Arizona Still Has One of the Highest Rates of Uninsured Children, but the Rate Is Dropping
Arizona still has the third-highest rate of uninsured children in the nation.
However, that rate is dropping, and a report released today by the Robert Wood Johnson Foundation provides some insight into what type of kids are getting insured.
About 13.2 percent of Arizona kids are uninsured, according to the latest data available from 2012. That's down from 15.7 percent in 2008. Nevada and Alaska lead the nation in uninsured children at 17 percent and 13.3 percent, respectively.
This new report shows some attributes of which children are uninsured in Arizona. Surprisingly, income isn't as big of a factor as it is in other states.
Children living in poverty, or up to 138 percent of the poverty line, are uninsured at a rate of 15.5 percent. Kids between 139 percent and 400 percent of the poverty line are uninsured at a rate of 15.3 percent -- nearly the same rate. Meanwhile, at more than 400 percent of the poverty line, just 4.5 percent of Arizona children are uninsured (which still is high, compared to almost every other state).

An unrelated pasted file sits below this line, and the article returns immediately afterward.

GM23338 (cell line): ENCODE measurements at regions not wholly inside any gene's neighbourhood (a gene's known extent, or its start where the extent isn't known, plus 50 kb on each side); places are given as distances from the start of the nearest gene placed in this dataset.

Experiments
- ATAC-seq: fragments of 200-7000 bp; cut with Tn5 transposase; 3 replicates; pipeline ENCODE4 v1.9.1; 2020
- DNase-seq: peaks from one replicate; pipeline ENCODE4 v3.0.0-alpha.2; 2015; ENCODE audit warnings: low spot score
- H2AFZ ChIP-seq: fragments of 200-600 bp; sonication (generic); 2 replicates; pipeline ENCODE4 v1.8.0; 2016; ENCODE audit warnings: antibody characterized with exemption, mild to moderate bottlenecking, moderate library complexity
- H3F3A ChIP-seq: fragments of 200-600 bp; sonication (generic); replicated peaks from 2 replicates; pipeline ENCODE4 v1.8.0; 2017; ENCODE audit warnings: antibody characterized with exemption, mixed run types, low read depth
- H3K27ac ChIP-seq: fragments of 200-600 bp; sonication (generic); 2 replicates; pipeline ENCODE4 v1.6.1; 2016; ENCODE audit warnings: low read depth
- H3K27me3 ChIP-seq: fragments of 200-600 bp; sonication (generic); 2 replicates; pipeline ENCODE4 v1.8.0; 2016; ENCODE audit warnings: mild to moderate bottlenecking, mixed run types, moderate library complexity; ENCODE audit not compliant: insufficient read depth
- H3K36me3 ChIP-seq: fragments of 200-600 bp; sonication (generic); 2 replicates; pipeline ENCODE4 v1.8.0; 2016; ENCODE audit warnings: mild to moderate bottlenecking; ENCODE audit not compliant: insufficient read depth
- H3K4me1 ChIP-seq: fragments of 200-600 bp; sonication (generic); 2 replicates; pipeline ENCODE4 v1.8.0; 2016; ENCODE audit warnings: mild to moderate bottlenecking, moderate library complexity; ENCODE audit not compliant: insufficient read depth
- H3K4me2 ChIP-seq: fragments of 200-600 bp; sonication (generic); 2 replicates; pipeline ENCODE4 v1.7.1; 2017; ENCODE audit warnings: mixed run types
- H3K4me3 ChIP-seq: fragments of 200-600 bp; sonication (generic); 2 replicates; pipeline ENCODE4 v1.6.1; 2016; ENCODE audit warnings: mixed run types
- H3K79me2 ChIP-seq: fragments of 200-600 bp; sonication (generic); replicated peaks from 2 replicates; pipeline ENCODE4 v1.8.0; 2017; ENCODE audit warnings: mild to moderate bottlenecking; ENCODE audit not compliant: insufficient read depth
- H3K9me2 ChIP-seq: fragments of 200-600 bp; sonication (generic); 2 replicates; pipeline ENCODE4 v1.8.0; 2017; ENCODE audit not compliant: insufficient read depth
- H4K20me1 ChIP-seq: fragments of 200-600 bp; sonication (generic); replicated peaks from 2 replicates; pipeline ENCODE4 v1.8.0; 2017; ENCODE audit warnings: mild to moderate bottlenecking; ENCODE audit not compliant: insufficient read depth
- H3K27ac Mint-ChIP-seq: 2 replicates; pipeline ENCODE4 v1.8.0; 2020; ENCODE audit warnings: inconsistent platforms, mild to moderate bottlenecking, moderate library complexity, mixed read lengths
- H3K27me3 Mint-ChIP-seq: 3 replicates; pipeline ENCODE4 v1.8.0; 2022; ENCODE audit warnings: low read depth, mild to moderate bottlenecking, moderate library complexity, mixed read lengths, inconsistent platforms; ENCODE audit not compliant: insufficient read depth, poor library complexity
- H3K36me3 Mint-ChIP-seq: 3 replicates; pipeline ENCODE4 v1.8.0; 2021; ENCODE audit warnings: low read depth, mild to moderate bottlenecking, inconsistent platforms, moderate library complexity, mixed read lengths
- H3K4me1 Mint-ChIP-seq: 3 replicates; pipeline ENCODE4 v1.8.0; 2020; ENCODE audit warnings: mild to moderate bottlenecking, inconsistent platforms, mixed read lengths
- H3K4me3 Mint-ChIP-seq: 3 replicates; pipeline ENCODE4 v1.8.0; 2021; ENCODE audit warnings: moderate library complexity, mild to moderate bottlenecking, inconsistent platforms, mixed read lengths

A higher percentage of Hispanic children are uninsured than white or other non-white children in Arizona, but at 17 percent, the rate of uninsured Hispanic children in Arizona actually is lower than the rate in eight other states.
Outside of this report, it would seem that Arizona's rate of uninsured children will only get lower because of the Obamacare exchange.
The latest Obamacare enrollment stats show that no state has a higher percentage of enrollments for children than Arizona, at 19 percent. That means nearly 11,000 more children got health insurance in Arizona, assuming their parents actually make the payments on their plans.
In addition, once people put in their information on the healthcare.gov website, it will tell them if they're eligible for Medicaid or the Children's Health Insurance Program in their state, instead directing them to private insurance through the exchange. That applied to nearly 67,000 Arizonans, although U.S. Department of Health & Human Services statistics don't state how many of these determinations were actually children.
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